While Apartheid ended in 1994, its effects within journalism still remain. The concentration of news ownership among both foreign and South African Whites has resulted in a lack of diverse representation within news. With money and power inextricably linked, individuals and media companies with insufficient resources are quickly consumed by economic powerhouses. Imvo Zabantsundu (African Opinion) became the first newspaper written, managed, and owned by Black South Africans. But it, along with most other Black-owned publications, lacked sufficient capital, equipment, skilled workers, as well as a reliable journalism network. Consequently, the English-speaking Argus Printing Company bought the newspaper. But in 1994, Irish foreign investor Tony O'Reilly bought 35% of Argus, South Africa's largest independent newspaper corporation. Sixty-two percent of the Mail & Guardian was purchased the United Kingdom-based Guardian in 1998. By 1999, O'Reilly bought all of Argus Printing Co. and changed the company's name to Argus Newspaper Limited [2]. In addition to foreign investment, international news feeds from CNN, Reuters, and the British Broadcasting Corporation (BBC) have become regular additives to South African broadcasts and publications [3].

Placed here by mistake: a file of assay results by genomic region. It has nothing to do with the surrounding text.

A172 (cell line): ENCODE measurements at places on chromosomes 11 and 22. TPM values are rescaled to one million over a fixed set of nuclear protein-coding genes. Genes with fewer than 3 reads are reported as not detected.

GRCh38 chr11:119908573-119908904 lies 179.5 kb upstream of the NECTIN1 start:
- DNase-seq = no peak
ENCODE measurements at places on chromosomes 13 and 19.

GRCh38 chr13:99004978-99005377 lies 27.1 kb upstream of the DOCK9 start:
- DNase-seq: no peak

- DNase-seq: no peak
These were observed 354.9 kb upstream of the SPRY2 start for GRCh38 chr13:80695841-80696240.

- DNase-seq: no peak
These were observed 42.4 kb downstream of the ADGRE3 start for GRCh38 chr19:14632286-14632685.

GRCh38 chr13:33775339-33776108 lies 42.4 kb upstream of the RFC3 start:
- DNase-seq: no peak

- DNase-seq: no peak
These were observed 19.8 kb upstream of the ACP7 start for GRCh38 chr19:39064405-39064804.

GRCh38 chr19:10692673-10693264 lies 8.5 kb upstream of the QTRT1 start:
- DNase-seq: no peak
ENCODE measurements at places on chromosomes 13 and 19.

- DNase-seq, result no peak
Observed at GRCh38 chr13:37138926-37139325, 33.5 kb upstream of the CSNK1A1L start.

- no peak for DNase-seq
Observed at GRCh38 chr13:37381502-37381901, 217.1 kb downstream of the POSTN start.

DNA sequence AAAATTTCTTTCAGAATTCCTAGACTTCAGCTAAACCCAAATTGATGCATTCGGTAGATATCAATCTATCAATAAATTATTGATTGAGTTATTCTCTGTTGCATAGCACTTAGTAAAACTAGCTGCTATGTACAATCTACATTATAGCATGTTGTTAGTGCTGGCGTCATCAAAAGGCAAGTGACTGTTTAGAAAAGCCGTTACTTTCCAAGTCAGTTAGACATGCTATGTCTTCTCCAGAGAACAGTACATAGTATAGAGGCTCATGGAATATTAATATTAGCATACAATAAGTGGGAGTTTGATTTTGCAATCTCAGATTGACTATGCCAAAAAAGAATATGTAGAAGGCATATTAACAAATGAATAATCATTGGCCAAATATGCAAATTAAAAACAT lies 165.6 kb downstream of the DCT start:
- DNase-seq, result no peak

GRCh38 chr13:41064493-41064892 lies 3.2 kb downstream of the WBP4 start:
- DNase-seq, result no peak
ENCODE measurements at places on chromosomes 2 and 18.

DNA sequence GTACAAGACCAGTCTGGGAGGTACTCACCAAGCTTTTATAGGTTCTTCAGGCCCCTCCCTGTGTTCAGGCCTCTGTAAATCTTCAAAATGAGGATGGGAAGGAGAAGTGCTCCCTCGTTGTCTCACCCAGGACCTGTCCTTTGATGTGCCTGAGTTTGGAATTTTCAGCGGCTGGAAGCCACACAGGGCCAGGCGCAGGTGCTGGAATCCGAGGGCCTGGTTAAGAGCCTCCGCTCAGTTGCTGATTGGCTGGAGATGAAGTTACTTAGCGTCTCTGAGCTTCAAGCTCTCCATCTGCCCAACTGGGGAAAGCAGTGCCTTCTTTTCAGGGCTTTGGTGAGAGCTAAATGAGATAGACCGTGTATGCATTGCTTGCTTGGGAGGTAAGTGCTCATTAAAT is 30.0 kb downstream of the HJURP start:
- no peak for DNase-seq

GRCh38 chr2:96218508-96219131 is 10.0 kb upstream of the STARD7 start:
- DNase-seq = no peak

Consistent with the language of foreign investors and international news feeds, much of South African journalism is conducted in the English language. Its presence in the majority of South African broadcasts and publications publicly prioritizes the English language above the ten other South African official languages. Granted, English has emerged as the international language of trade, and conducting South African journalism in English enables media executives to circumvent disputes over the prioritization of particular indigenous languages, which are typically tied to a specific ethnic group, over another. However, the instatement of English as the language endorsed by South African media challenges the significance of identifying ten other national languages. In addition, the disappearance of these indigenous languages from South African journalism contributes to their extinction, and since language serves an intricate role in ethnic identity, it also marginalizes the cultures associated with each indigenous language.

Efforts to Establish Equal Racial Representation in News